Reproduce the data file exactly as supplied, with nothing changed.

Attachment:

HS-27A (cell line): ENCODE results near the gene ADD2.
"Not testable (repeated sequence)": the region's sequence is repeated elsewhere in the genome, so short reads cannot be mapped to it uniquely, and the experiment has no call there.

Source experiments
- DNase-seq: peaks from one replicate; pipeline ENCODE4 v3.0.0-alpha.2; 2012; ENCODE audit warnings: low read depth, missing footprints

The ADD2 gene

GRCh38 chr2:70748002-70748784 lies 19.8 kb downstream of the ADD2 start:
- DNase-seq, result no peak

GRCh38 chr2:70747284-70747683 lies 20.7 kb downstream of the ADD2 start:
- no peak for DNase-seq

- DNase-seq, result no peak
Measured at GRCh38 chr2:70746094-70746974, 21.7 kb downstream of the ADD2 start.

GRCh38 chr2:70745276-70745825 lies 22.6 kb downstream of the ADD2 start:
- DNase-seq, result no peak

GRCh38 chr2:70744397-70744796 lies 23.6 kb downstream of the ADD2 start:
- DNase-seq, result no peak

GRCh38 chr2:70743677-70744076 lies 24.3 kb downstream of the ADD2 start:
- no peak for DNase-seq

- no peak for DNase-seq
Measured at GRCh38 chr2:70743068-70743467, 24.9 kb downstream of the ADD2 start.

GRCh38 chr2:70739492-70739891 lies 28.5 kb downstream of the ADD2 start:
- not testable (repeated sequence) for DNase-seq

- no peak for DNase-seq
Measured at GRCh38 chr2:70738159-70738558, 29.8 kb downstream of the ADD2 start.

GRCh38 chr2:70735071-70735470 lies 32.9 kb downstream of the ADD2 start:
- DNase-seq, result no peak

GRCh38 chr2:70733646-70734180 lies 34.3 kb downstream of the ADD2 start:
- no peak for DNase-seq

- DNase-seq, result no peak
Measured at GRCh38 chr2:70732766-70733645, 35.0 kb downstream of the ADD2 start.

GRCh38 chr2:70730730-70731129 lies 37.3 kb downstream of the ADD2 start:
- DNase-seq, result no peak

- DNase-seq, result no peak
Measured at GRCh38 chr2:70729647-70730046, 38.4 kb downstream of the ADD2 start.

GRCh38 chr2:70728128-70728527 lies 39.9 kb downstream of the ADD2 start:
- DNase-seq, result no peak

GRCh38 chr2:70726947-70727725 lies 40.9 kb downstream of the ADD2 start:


HS-27A (cell line): ENCODE results near the gene ADD2.
"Not testable (repeated sequence)": the region's sequence is repeated elsewhere in the genome, so short reads cannot be mapped to it uniquely, and the experiment has no call there.

Source experiments
- DNase-seq: peaks from one replicate; pipeline ENCODE4 v3.0.0-alpha.2; 2012; ENCODE audit warnings: low read depth, missing footprints

The ADD2 gene

GRCh38 chr2:70748002-70748784 lies 19.8 kb downstream of the ADD2 start:
- DNase-seq, result no peak

GRCh38 chr2:70747284-70747683 lies 20.7 kb downstream of the ADD2 start:
- no peak for DNase-seq

- DNase-seq, result no peak
Measured at GRCh38 chr2:70746094-70746974, 21.7 kb downstream of the ADD2 start.

GRCh38 chr2:70745276-70745825 lies 22.6 kb downstream of the ADD2 start:
- DNase-seq, result no peak

GRCh38 chr2:70744397-70744796 lies 23.6 kb downstream of the ADD2 start:
- DNase-seq, result no peak

GRCh38 chr2:70743677-70744076 lies 24.3 kb downstream of the ADD2 start:
- no peak for DNase-seq

- no peak for DNase-seq
Measured at GRCh38 chr2:70743068-70743467, 24.9 kb downstream of the ADD2 start.

GRCh38 chr2:70739492-70739891 lies 28.5 kb downstream of the ADD2 start:
- not testable (repeated sequence) for DNase-seq

- no peak for DNase-seq
Measured at GRCh38 chr2:70738159-70738558, 29.8 kb downstream of the ADD2 start.

GRCh38 chr2:70735071-70735470 lies 32.9 kb downstream of the ADD2 start:
- DNase-seq, result no peak

GRCh38 chr2:70733646-70734180 lies 34.3 kb downstream of the ADD2 start:
- no peak for DNase-seq

- DNase-seq, result no peak
Measured at GRCh38 chr2:70732766-70733645, 35.0 kb downstream of the ADD2 start.

GRCh38 chr2:70730730-70731129 lies 37.3 kb downstream of the ADD2 start:
- DNase-seq, result no peak

- DNase-seq, result no peak
Measured at GRCh38 chr2:70729647-70730046, 38.4 kb downstream of the ADD2 start.

GRCh38 chr2:70728128-70728527 lies 39.9 kb downstream of the ADD2 start:
- DNase-seq, result no peak

GRCh38 chr2:70726947-70727725 lies 40.9 kb downstream of the ADD2 start: